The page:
I can’t believe that it’s still less than 3 weeks since I arrived in Tarawa. Already the 104 days I spent on the ocean seem like a fast-fading dream as I get back up to speed and start looking forward in earnest to Copenhagen.
I was delighted with the way that things worked out in Tarawa. Thanks to Nicole, Ian, Conrad and Hunter, I was able to leave the Brocade clean, shipshape and fully functioning, and safely ensconced in the Marine Training Centre.
Getting to meet the President of Kiribati was a very special occasion. We had a long chat about his hopes and concerns for his country. Kiribati really is on the edge of existence, literally and figuratively. Few countries are more remote, and with no point of land higher than 6 ft above sea level, few countries are more vulnerable. It boggled my mind to think how I would feel if my own country was expected to disappear in the next 40 years – the places where I had been born, gone to school, made friends and created a life, all gone. Yet the President is facing this challenge with courage and pragmatic realism. If only all heads of state were as clear-sighted about the impacts of climate change.
The President and I now find ourselves in the same place yet again, half a world away from our last meeting. He is in New York for the UN General Assembly. We’ve been trying to coordinate another meeting, but his schedule has been packed so far – as, indeed, has mine.
It was a last-minute decision to come to New York for Climate Week, but well worth the mad dash to get here. At the Age of Stupid premiere I was able to do a couple of media interviews and also met Ed Miliband, the UK’s Minister for the Environment. Last night I was in DC for the Ocean Champions reception – a fun chance to catch up with friends and fellow ocean campaigners including Margo Pellegrino of Miami2Maine paddling fame. Thanks to David Wilmot and all the Champs for a great evening, and to Shaw Thacher, tireless activist and kind provider of a couch for the night. Great also to see Doug DeMark there, the photographer who earlier this year took some great pictures of a rather tubbier me by Chesapeake Bay.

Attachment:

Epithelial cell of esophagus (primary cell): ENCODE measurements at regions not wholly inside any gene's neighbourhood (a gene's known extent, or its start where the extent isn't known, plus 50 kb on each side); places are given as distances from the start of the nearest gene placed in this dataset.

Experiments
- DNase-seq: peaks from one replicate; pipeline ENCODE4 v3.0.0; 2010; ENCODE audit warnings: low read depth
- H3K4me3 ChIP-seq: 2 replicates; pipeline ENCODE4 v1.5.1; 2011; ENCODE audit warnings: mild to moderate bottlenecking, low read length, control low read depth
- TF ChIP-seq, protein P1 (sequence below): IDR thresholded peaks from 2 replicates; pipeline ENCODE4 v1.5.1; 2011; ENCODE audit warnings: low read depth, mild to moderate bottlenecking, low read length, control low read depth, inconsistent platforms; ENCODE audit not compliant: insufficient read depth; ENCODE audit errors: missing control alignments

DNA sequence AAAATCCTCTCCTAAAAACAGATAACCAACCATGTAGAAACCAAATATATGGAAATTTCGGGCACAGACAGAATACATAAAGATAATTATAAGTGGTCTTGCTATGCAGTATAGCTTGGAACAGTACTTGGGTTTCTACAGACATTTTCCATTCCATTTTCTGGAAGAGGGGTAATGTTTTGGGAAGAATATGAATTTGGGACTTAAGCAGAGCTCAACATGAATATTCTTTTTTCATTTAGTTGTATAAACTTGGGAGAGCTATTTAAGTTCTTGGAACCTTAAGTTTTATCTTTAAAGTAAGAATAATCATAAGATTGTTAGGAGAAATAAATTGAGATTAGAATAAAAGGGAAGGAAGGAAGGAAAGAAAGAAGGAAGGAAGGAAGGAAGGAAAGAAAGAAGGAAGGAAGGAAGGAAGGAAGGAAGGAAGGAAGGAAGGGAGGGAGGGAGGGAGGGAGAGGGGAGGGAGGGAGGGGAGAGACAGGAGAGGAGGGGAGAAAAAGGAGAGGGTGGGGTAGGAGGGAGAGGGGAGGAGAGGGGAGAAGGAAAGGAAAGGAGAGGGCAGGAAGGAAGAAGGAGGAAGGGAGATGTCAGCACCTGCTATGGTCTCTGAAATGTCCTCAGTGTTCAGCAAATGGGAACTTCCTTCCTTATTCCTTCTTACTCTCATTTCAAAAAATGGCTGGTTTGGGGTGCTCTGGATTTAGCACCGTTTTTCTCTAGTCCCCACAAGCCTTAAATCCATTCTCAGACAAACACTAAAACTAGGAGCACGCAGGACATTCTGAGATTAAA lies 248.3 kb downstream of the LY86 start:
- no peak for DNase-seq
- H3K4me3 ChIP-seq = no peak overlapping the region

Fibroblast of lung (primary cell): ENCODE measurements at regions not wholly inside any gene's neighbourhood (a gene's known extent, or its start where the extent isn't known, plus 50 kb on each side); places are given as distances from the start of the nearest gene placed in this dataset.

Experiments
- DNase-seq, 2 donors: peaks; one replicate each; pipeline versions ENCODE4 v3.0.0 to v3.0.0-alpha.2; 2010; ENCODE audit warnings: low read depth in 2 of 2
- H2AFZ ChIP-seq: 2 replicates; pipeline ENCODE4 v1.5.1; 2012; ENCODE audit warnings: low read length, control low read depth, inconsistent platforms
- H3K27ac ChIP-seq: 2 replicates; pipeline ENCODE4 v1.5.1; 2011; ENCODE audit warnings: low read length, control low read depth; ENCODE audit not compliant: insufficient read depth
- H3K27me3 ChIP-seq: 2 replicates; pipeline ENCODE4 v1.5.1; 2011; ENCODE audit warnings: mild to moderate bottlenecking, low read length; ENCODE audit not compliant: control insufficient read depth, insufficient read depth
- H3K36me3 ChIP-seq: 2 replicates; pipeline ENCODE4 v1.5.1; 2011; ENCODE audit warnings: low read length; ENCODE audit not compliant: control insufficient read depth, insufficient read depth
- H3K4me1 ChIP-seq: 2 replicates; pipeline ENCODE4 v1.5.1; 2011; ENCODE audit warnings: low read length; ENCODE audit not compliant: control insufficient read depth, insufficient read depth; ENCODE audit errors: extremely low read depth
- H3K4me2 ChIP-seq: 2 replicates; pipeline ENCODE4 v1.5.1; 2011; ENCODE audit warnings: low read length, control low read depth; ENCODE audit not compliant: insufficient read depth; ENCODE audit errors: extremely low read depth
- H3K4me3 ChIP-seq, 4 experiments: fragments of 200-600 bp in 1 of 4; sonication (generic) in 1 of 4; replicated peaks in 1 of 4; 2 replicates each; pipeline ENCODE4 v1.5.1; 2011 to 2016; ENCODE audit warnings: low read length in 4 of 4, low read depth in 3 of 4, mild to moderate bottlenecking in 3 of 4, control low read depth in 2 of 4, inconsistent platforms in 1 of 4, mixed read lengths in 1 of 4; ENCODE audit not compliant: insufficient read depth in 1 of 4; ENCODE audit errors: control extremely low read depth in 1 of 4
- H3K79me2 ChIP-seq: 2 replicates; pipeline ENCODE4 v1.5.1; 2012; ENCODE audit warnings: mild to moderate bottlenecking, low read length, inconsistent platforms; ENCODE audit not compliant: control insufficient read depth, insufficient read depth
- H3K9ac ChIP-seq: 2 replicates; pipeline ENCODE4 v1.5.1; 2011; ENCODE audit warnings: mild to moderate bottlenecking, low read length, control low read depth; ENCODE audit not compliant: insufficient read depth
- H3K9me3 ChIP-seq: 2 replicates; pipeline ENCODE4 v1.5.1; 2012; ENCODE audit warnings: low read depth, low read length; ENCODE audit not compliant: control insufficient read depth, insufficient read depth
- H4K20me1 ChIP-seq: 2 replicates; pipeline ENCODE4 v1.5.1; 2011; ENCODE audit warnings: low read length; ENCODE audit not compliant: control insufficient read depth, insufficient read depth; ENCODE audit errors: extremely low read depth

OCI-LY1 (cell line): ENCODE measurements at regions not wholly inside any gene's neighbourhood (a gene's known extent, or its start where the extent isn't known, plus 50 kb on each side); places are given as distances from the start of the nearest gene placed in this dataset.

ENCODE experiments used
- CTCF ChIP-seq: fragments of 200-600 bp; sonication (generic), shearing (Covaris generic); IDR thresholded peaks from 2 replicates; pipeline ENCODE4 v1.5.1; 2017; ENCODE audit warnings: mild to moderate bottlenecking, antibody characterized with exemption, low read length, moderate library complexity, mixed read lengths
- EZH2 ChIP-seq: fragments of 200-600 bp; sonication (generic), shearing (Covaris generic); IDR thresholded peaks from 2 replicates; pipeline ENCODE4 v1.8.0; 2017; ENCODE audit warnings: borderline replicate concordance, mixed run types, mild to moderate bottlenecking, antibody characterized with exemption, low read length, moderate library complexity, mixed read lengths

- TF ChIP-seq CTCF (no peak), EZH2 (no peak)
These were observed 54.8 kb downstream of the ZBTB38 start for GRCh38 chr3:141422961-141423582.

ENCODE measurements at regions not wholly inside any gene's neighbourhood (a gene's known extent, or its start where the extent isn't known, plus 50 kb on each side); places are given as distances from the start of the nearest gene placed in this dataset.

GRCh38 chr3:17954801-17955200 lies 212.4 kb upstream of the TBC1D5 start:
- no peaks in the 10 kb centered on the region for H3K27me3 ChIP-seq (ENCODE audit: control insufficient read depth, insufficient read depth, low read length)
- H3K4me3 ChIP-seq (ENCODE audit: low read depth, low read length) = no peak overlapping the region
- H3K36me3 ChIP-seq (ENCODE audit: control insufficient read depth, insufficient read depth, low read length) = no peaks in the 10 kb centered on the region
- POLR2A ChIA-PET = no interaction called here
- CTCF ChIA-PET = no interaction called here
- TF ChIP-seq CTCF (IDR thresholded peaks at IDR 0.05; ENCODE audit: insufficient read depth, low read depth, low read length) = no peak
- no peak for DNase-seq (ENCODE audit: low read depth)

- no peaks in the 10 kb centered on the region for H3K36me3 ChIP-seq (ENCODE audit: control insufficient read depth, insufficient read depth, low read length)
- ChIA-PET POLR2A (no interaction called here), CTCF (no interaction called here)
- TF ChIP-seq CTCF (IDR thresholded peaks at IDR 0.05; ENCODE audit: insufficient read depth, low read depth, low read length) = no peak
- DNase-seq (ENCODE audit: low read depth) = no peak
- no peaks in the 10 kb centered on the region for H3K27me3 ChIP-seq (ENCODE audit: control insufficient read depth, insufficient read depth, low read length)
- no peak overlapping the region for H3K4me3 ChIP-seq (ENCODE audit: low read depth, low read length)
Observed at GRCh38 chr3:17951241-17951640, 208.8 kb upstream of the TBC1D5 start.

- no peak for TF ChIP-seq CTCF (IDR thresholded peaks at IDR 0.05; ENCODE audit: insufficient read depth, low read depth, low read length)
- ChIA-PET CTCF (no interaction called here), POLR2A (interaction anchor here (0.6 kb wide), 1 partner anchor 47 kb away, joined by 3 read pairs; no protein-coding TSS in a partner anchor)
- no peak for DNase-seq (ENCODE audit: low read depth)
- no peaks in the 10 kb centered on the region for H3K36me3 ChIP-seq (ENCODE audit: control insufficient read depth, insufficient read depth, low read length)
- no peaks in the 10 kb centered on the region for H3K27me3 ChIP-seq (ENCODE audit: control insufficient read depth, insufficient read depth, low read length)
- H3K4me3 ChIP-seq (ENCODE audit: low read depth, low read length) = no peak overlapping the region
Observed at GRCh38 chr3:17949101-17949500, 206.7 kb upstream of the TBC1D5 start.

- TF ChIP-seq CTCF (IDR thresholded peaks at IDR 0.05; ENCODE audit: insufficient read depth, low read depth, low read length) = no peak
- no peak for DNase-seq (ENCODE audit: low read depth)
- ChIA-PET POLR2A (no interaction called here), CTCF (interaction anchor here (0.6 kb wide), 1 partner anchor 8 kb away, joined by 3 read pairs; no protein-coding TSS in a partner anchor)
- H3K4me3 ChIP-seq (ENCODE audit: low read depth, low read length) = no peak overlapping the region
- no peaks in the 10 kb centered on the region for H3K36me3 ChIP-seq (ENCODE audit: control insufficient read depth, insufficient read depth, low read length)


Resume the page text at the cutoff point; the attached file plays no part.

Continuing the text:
I am writing this blog on the train on the way back to New York to meet with my editor at Simon & Schuster as we prepare for my book tour. You might have noticed we have a new section on the website for upcoming events. You’ll see details there of the book tour, as well as my forthcoming presentations – one for the Ocean River Institute at the Head of the Charles Regatta in Cambridge, Massachusetts, and for National Geographic in Washington, DC. Both are open to the public, so I hope to see you there!
Tonight I’m having dinner with Naomi, one of Roz’s Regulars. This will be the first time we have met in person. We’ll be eating at Pure Food and Wine, a rawfood restaurant in Irving Place, NYC. Looking forward to it. See you tonight, Naomi!
Tomorrow I’ll be packing for the Climate Ride, a 300-mile bike ride from New York to Washington DC which starts on Saturday. I’m a bit worried about it – I’ve been pounding the exercise bike in the gym this week, trying to rediscover my cycling muscles, but I think I lost them somewhere mid-Pacific! I’ll be blogging and Tweeting from the road, so you can find out how I get on.
Assuming I survive the ride, the event culminates in a bike rally in front of the Capitol next Wednesday. All are welcome to come and join me and the other 150 riders. Attendees include Bracken Hendricks, senior Fellow at Center for American Progress; an architect of clean-energy portions of the American Recovery and Reinvestment Act; founding executive director of the Apollo Alliance, Betsy Taylor, founder and President of the Center for a New American Dream, co-founder and now President of the Board of Directors of the 1Sky Education Fund, and various Members of Congress (TBA).
So life is hectic – but very good. No time to rest on my laurels when we have a planet to save!